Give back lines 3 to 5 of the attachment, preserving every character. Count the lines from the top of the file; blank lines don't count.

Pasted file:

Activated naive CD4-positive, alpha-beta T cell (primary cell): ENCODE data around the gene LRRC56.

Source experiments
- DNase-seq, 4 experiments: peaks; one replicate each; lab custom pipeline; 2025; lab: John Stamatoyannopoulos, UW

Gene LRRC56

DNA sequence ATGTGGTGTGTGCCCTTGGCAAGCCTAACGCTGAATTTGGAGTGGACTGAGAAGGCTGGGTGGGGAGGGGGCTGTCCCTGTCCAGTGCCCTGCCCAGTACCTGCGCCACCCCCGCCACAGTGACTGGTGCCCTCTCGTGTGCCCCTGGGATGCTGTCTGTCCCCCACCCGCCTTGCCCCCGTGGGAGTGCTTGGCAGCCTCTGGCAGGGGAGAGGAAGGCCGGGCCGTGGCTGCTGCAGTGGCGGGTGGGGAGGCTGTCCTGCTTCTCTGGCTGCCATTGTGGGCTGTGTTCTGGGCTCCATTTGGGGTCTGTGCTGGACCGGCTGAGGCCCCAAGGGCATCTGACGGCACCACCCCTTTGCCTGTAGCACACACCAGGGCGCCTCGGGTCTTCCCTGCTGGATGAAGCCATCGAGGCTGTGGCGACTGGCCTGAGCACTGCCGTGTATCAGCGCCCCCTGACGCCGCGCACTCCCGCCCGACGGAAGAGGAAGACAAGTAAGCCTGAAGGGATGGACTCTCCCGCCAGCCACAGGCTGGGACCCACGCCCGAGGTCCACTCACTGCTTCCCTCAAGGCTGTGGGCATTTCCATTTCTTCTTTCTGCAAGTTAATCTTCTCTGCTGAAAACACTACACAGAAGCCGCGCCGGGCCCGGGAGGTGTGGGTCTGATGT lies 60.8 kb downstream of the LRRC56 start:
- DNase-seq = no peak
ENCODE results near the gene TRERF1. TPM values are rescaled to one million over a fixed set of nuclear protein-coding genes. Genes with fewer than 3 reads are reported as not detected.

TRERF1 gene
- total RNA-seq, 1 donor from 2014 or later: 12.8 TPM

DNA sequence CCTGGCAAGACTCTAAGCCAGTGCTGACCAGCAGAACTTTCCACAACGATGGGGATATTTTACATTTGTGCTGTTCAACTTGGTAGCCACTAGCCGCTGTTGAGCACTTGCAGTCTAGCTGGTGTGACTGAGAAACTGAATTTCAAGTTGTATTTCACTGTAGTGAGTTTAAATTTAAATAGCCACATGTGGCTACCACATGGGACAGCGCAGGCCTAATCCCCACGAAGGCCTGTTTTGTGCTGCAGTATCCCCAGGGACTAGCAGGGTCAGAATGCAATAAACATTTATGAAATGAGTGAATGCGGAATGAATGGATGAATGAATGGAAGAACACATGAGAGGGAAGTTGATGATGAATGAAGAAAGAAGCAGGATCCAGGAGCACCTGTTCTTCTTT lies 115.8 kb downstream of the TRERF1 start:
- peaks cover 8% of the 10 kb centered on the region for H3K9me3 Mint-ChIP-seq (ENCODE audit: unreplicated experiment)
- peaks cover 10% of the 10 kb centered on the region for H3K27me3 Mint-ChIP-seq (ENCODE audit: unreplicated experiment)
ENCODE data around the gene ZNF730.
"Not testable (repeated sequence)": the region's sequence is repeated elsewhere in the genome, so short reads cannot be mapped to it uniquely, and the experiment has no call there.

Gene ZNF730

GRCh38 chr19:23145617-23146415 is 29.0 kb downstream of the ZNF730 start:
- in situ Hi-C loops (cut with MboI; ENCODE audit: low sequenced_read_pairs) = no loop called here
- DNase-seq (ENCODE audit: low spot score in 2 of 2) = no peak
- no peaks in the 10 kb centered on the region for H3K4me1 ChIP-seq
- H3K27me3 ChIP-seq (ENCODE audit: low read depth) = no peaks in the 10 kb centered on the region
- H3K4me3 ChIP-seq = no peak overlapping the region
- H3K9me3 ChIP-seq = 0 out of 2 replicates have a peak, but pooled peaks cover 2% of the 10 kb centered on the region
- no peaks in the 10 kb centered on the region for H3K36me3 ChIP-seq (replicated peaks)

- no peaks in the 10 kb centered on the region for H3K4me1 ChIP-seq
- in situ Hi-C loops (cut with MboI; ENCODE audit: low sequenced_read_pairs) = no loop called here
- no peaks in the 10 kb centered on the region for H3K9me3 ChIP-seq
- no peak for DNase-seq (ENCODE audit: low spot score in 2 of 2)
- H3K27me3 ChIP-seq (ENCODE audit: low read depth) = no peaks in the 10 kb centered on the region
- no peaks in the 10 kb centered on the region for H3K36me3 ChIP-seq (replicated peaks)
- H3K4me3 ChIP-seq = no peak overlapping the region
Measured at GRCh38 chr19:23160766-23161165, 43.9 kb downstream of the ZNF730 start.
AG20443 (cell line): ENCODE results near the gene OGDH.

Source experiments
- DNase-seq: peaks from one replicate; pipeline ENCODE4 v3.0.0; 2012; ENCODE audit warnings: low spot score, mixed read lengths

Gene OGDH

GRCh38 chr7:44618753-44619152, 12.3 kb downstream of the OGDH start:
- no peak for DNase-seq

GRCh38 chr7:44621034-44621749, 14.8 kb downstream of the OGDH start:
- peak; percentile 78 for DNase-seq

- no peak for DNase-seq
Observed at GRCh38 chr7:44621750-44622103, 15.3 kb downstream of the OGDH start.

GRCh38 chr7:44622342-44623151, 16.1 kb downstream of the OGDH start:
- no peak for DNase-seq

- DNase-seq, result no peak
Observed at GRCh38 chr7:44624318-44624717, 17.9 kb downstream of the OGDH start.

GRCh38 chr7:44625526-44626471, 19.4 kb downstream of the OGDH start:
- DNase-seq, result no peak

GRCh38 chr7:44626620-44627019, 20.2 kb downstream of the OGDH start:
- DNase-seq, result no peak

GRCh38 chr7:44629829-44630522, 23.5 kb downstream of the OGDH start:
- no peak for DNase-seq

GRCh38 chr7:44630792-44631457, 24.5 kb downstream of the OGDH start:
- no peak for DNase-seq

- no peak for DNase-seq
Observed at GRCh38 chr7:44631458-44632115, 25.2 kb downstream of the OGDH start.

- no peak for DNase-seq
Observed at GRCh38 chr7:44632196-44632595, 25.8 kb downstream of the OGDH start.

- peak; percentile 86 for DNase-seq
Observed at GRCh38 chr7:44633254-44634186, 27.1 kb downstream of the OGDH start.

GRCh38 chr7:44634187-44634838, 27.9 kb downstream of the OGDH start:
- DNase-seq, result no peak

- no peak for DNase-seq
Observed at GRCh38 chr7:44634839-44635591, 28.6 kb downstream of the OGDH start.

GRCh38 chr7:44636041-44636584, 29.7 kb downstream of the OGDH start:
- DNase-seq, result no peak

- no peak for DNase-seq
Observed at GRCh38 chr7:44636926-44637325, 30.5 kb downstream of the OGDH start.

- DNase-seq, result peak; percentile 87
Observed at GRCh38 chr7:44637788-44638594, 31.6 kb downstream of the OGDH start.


- DNase-seq, 4 experiments: peaks; one replicate each; lab custom pipeline; 2025; lab: John Stamatoyannopoulos, UW

Gene LRRC56

DNA sequence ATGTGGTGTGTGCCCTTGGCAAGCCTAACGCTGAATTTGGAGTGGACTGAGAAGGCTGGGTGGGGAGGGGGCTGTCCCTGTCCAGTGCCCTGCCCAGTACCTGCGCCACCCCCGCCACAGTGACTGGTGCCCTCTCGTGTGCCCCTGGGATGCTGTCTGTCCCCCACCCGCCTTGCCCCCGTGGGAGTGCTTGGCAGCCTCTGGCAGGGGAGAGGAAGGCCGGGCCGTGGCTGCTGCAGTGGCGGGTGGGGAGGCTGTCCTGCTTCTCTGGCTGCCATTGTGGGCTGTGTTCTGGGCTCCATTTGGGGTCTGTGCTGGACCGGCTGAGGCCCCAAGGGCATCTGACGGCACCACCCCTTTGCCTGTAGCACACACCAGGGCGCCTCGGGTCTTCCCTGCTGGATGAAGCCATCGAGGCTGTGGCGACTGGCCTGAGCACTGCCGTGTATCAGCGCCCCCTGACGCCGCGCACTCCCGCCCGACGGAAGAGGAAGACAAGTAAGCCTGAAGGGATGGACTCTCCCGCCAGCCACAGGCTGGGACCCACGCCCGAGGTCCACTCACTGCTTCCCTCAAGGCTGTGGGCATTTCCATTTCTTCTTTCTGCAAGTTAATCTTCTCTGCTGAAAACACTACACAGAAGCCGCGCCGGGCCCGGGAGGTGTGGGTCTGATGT lies 60.8 kb downstream of the LRRC56 start: